Sam’s Club is taking its “Savings Made Simple” mantra one step further -- unveiling its first store with no cashiers.
Analysts say Walmart is smart to try out the model through its membership-only chain where much more is already known about customers and their preferences. Plus, tech-savvy shopping experiences may well be where the industry is headed.
“We’ll use all available technologies – including computer vision, augmented reality, machine learning, artificial intelligence, robotics, just to name a few – to redefine the retail experience," said Jamie Iannone, SamsClub.com chief executive and executive vice president of membership and technology.
As they contend with e-commerce giants and shoppers increasingly moving online, brick-and-mortar retailers are looking to technology as one key to streamlining the customer experience. Perhaps the most recognizable example comes in the form of the country’s six Amazon Go stores, which also do away with cashiers and check out lines.
At an Amazon Go shop, shoppers don’t even have to scan their items -- cameras and sensors blanketing the store track customers as they move. The convenience comes at a price because those cameras catalog shoppers' choices and compile data on their habits and spending. Shoppers may not realize the extent of the data collected or its privacy implications. Most would never expect to have hundreds of cameras trained on them as they pick out a sandwich.
Amazon is reportedly weighing plans to open as many as 3,000 Amazon Go stores in the next few years.
Other grocers are testing their own models. In January, Kroger announced its Scan, Bag, Go technology that would be available to customers at 400 stores. The app also allows customers to keep running tabs of their orders, scan their goods and pay without a checkout line.
At Sam’s Club Now, hundreds of cameras work in tandem with the Scan & Go app. Never mind wasting time lost in the aisles: the app comes with a voice command option that leads customers to a specific item. The store also includes electronic price tags that can update in real time, and customers can place orders through the app for pickup within the hour. At just 32,000 square feet, Sam’s Club now is roughly a quarter of the size of a typical store, with a specific focus on selling produce, meat and alcohol.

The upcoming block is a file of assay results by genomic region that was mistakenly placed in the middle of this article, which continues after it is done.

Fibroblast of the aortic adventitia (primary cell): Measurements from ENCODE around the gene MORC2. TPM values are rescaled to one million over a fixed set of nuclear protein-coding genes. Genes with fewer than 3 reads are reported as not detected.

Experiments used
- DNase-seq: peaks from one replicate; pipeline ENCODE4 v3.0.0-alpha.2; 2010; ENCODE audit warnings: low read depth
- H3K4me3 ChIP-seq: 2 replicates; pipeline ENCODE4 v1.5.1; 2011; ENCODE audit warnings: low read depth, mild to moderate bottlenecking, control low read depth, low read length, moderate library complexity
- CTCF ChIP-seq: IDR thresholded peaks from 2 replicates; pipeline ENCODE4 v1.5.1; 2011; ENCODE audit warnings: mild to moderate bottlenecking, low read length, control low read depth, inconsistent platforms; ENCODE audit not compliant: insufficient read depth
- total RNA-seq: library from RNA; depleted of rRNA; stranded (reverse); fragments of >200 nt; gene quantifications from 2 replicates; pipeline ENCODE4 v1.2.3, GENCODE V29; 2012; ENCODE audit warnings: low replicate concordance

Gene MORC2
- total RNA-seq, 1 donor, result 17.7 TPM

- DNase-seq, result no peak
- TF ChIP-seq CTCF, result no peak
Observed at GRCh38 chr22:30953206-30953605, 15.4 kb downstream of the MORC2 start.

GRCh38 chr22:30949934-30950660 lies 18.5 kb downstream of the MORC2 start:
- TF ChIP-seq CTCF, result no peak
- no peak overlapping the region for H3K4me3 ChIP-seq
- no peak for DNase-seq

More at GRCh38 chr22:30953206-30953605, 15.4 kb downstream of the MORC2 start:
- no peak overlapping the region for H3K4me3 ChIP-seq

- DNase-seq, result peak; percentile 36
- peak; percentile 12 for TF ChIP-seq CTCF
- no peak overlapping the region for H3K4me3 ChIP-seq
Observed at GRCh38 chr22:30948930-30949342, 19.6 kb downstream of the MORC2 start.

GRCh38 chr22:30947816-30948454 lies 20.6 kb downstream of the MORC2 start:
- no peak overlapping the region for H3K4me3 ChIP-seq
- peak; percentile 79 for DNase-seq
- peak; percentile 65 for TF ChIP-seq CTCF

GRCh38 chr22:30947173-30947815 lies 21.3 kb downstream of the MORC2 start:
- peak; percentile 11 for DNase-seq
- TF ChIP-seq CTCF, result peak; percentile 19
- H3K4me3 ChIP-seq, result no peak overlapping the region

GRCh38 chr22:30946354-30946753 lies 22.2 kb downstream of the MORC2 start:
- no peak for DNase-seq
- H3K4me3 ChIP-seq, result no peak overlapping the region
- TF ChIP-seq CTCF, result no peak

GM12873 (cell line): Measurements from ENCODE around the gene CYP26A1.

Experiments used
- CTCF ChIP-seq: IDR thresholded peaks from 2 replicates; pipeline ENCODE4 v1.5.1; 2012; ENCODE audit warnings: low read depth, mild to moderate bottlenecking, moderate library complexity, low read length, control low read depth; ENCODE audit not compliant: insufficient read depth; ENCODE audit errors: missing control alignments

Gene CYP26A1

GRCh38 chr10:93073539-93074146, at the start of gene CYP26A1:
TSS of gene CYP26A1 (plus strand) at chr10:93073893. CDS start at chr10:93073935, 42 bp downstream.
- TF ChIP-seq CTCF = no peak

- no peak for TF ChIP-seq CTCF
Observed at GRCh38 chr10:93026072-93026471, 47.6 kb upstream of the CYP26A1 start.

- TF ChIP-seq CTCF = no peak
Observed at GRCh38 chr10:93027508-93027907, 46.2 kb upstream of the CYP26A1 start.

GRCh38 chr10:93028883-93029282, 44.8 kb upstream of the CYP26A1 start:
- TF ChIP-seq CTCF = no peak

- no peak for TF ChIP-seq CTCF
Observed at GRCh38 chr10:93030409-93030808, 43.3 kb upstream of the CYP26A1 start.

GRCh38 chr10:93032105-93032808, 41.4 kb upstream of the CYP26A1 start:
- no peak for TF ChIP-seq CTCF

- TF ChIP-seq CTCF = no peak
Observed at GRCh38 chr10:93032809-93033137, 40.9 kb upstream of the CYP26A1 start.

Scan & Go technology had been tested at Walmart stores in Texas, Arkansas, Florida and Tennessee but was discontinued earlier this year. One labor-union backed group told The Dallas Morning News that Walmart did away with Scan & Go because “eliminating cashiers doesn’t result in more convenient shopping.” But other analysts speculated that the sheer cost of the technology was difficult to justify in a smaller physical store with fewer items for sale.
Technological experiments like Sam’s Club Now are born of retailers' desire to improve speed and convenience for customers, while also reducing their own costs and inefficiencies, said Neil Saunders, managing director of GlobalData Retail. Checkout counters create bottlenecks, Saunders said, and soak up a chunk of employee time.
But customers don’t always embrace self-checkout models or other tech-savvy options. While some like being in control of their whole shopping experience, Saunders said, others may feel less comfortable using the app and prefer interacting with human beings.
Those skeptics may soon have little choice.
“It’s obviously experimental at this stage, from Walmart’s point of view,” Saunders said. “This is certainly the direction in which the market is going.”
Greg Melich, retail analyst at MoffettNathanson, said Walmart is smart to debut the store in a Sam’s Club because of the chain’s membership-only model. Melich said that much of Amazon Go’s success likely comes from a core base of Amazon Prime members, and that through Sam’s Club Now, Walmart can capitalize on a core group of loyal shoppers already invested in the company.
A decade ago, self-checkout kiosks at grocery and convenience stores laid the foundation for what Melich dubbed the “ultimate self-checkout” being rolled out at Sam’s Club Now. But Melich said its success will ultimately boil down to a fundamental question facing retailers since before “app” was a word: “Do your members like it? Does it increase their frequency of shopping?"
“This is a natural step,” Melich said. “Walmart is clearly trying to be on the forefront of keeping up. It’s still the early days.”